While doing all of this, Gardiner plays a high-risk, high-reward game. He’s the gun slinging quarterback who will throw his interceptions. Babcock is a smart coach and he knows this. He doesn’t just keep rolling Gardiner out there for 21 minutes a night for fun, or because he has no one else to play. I mean the Leafs just traded for Jake Muzzin too for crying out loud. Babcock knowingly accepts the type of player Gardiner is will take the all good with the odd dosage of bad. Something Leafs Nation just can’t seem to accept. Asking, expecting and hoping for the bad to entirely go away from Gardiner’s game would be changing who he is as a hockey player and subsequently taking away his effectiveness along with the vast amount of offense he generates.

It’s the item of confirmation bias that has Leafs fans minds all wrong about Gardiner. Confirmation bias is defined as the process where people notice and remember information that confirms what they already think.

This term is the exact reason why the fans proclaim Gardiner to be a bad defenseman. Because the stats don’t create this narrative. They’re actually quite good as you’ll see below. Instead, Leafs fans watch Gardiner with the pre-existing idea in their head that all he does is hurt the team defensively, and then they nitpick his performance until they find even the slightest taint in his performance. In the meantime, they completely ignore anything good he does on the ice (which is actually way more than you think). Confirmation bias is just how we operate as human beings unfortunately. With the tendency to search for, interpret, favor, and recall information in a way that confirms our pre-existing beliefs or hypotheses. Hey, I’m guilty for it too. Just not on this topic.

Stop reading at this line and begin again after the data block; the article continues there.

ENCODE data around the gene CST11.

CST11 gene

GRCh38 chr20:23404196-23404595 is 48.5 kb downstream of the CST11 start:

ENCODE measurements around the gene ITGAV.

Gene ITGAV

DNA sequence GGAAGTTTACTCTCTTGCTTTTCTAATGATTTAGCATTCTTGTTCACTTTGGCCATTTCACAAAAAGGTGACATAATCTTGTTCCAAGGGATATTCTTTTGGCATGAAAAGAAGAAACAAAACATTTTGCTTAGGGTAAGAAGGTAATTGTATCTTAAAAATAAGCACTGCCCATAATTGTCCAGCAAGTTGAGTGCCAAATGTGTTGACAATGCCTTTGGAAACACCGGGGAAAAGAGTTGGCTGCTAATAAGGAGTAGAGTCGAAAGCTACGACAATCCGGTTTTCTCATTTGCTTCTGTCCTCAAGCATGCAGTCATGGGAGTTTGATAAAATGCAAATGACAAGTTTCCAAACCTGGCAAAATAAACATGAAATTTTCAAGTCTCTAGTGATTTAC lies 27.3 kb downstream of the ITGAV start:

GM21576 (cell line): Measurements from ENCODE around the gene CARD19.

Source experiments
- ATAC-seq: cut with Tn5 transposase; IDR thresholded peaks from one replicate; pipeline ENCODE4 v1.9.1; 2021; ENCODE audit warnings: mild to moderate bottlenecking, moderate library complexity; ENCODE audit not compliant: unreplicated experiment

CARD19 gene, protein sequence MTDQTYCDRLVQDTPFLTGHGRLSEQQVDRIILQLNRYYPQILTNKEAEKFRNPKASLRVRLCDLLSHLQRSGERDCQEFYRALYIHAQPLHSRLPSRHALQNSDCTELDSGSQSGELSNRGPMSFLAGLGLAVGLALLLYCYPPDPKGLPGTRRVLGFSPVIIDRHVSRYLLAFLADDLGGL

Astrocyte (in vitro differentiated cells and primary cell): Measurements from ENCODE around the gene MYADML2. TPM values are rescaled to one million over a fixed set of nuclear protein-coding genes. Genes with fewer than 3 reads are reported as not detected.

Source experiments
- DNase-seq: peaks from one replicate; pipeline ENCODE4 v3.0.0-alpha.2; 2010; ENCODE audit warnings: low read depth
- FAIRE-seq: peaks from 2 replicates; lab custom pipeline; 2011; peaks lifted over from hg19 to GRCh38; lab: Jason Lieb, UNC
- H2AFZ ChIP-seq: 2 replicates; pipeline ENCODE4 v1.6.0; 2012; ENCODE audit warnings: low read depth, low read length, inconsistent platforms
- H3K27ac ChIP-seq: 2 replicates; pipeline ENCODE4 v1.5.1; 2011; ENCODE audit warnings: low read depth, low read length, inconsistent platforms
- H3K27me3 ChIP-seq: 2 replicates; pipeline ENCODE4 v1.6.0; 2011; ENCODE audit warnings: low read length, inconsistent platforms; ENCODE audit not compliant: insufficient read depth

Now consider these factors mentioned above with your now understanding and recognition of confirmation bias:

  1. Gardiner plays 21+ minutes a night for the Leafs. Any defenseman playing that many minutes controls the puck a lot, therefore they’re going to lose it more often than other players. See the Sharks’ Erik Karlsson.
  2. Gardiner is not only a smooth skater, but a smooth looking skater (there’s a difference) making his speed and agility look effortless. Combine that with his soft hands, it makes his giveaways and turnovers when they happen look rather casual which isn’t a good look.